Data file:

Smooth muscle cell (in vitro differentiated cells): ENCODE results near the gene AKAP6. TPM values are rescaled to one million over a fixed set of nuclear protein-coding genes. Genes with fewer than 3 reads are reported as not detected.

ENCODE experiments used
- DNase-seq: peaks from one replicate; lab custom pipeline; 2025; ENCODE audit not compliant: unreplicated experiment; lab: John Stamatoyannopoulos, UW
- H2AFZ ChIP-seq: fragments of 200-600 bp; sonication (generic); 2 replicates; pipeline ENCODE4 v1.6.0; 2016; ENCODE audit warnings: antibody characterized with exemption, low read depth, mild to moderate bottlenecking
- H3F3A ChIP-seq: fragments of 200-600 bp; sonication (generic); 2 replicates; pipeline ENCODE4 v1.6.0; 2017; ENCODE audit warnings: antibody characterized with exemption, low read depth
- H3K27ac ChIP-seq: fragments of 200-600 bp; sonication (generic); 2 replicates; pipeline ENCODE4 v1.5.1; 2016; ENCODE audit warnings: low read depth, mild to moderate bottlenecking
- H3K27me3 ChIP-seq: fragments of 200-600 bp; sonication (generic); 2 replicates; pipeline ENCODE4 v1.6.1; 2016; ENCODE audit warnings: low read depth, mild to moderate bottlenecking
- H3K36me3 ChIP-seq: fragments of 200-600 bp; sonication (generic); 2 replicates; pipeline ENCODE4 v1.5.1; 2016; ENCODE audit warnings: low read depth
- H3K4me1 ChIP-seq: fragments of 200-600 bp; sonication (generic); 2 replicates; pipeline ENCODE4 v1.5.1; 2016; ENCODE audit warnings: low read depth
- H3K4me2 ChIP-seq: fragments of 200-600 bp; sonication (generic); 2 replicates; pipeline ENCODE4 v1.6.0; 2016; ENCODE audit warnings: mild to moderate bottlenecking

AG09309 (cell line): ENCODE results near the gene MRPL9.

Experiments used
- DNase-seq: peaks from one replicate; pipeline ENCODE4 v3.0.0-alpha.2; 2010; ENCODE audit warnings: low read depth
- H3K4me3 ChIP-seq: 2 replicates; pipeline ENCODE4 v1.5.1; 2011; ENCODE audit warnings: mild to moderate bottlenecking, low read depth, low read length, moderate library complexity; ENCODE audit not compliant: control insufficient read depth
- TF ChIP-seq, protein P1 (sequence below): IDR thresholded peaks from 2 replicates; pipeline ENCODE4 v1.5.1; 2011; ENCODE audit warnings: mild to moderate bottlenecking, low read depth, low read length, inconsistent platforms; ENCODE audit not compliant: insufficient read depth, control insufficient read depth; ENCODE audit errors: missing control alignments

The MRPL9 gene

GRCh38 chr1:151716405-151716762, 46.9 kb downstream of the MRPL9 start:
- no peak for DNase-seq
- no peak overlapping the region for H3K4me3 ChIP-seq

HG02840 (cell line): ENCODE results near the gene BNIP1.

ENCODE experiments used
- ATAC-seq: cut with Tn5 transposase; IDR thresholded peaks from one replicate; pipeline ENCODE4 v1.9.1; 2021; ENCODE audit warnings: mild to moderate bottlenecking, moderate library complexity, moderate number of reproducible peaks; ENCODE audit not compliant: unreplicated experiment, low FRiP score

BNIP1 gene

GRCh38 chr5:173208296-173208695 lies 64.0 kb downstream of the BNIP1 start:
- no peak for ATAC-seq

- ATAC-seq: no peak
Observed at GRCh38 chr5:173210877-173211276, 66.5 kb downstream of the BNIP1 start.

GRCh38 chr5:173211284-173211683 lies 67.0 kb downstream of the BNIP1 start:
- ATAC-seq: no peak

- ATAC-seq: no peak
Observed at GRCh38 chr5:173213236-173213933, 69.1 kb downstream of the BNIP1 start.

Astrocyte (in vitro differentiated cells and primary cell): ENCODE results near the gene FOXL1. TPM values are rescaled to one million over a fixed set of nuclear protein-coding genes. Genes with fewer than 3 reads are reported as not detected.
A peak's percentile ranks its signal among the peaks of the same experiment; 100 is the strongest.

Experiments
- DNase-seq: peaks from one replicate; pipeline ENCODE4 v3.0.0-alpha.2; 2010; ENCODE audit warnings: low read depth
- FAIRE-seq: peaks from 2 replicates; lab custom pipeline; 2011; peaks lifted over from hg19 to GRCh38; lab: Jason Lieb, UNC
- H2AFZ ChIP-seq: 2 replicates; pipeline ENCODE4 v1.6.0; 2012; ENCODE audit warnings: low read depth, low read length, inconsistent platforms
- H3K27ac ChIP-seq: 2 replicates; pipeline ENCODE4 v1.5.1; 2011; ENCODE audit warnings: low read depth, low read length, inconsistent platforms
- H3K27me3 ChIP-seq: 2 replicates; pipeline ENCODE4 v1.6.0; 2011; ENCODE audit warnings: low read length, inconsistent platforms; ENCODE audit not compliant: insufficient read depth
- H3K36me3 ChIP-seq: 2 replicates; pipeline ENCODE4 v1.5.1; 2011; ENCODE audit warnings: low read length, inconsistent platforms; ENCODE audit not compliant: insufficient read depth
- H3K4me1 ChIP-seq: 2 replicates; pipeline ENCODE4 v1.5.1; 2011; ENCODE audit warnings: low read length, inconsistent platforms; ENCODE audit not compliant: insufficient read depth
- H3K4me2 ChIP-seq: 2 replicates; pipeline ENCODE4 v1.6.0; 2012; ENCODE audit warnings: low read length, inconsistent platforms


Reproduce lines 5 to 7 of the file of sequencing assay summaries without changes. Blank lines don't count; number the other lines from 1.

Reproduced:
- H3F3A ChIP-seq: fragments of 200-600 bp; sonication (generic); 2 replicates; pipeline ENCODE4 v1.6.0; 2017; ENCODE audit warnings: antibody characterized with exemption, low read depth
- H3K27ac ChIP-seq: fragments of 200-600 bp; sonication (generic); 2 replicates; pipeline ENCODE4 v1.5.1; 2016; ENCODE audit warnings: low read depth, mild to moderate bottlenecking
- H3K27me3 ChIP-seq: fragments of 200-600 bp; sonication (generic); 2 replicates; pipeline ENCODE4 v1.6.1; 2016; ENCODE audit warnings: low read depth, mild to moderate bottlenecking